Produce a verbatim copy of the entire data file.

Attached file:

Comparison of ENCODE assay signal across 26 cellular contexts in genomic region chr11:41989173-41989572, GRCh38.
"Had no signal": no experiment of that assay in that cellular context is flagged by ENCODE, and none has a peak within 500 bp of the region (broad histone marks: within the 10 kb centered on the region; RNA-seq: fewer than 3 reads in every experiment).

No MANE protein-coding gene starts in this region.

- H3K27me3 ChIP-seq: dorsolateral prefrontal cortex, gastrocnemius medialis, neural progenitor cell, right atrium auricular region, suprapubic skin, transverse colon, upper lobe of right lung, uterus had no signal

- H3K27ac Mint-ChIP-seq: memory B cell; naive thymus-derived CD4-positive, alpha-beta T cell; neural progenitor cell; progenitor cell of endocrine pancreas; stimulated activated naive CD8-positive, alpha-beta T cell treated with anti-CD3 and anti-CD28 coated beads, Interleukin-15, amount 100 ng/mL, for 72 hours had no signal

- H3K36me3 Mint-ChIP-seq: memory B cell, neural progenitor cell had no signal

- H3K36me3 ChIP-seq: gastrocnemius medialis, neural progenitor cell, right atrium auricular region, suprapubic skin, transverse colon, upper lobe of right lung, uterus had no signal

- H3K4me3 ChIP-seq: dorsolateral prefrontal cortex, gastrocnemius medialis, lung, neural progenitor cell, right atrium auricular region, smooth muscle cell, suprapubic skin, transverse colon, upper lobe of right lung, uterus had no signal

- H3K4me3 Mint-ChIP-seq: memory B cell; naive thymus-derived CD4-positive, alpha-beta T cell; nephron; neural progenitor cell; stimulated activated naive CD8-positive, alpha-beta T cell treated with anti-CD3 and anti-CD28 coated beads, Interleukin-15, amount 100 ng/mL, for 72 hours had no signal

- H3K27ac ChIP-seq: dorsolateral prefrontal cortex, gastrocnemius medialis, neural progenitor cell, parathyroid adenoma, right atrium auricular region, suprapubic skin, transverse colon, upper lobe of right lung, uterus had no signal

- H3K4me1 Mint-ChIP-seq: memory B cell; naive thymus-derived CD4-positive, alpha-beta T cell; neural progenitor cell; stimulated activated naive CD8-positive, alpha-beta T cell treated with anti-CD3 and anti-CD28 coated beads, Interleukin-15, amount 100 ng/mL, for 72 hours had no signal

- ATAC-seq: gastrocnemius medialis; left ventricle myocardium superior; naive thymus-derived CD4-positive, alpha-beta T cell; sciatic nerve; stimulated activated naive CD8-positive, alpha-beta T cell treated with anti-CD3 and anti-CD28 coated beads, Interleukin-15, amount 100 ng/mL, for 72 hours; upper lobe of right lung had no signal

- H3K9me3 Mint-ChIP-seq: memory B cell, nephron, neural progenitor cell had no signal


Comparison of ENCODE assay signal across 26 cellular contexts in genomic region chr11:41989173-41989572, GRCh38.
"Had no signal": no experiment of that assay in that cellular context is flagged by ENCODE, and none has a peak within 500 bp of the region (broad histone marks: within the 10 kb centered on the region; RNA-seq: fewer than 3 reads in every experiment).

No MANE protein-coding gene starts in this region.

- H3K27me3 ChIP-seq: dorsolateral prefrontal cortex, gastrocnemius medialis, neural progenitor cell, right atrium auricular region, suprapubic skin, transverse colon, upper lobe of right lung, uterus had no signal

- H3K27ac Mint-ChIP-seq: memory B cell; naive thymus-derived CD4-positive, alpha-beta T cell; neural progenitor cell; progenitor cell of endocrine pancreas; stimulated activated naive CD8-positive, alpha-beta T cell treated with anti-CD3 and anti-CD28 coated beads, Interleukin-15, amount 100 ng/mL, for 72 hours had no signal

- H3K36me3 Mint-ChIP-seq: memory B cell, neural progenitor cell had no signal

- H3K36me3 ChIP-seq: gastrocnemius medialis, neural progenitor cell, right atrium auricular region, suprapubic skin, transverse colon, upper lobe of right lung, uterus had no signal

- H3K4me3 ChIP-seq: dorsolateral prefrontal cortex, gastrocnemius medialis, lung, neural progenitor cell, right atrium auricular region, smooth muscle cell, suprapubic skin, transverse colon, upper lobe of right lung, uterus had no signal

- H3K4me3 Mint-ChIP-seq: memory B cell; naive thymus-derived CD4-positive, alpha-beta T cell; nephron; neural progenitor cell; stimulated activated naive CD8-positive, alpha-beta T cell treated with anti-CD3 and anti-CD28 coated beads, Interleukin-15, amount 100 ng/mL, for 72 hours had no signal

- H3K27ac ChIP-seq: dorsolateral prefrontal cortex, gastrocnemius medialis, neural progenitor cell, parathyroid adenoma, right atrium auricular region, suprapubic skin, transverse colon, upper lobe of right lung, uterus had no signal

- H3K4me1 Mint-ChIP-seq: memory B cell; naive thymus-derived CD4-positive, alpha-beta T cell; neural progenitor cell; stimulated activated naive CD8-positive, alpha-beta T cell treated with anti-CD3 and anti-CD28 coated beads, Interleukin-15, amount 100 ng/mL, for 72 hours had no signal

- ATAC-seq: gastrocnemius medialis; left ventricle myocardium superior; naive thymus-derived CD4-positive, alpha-beta T cell; sciatic nerve; stimulated activated naive CD8-positive, alpha-beta T cell treated with anti-CD3 and anti-CD28 coated beads, Interleukin-15, amount 100 ng/mL, for 72 hours; upper lobe of right lung had no signal

- H3K9me3 Mint-ChIP-seq: memory B cell, nephron, neural progenitor cell had no signal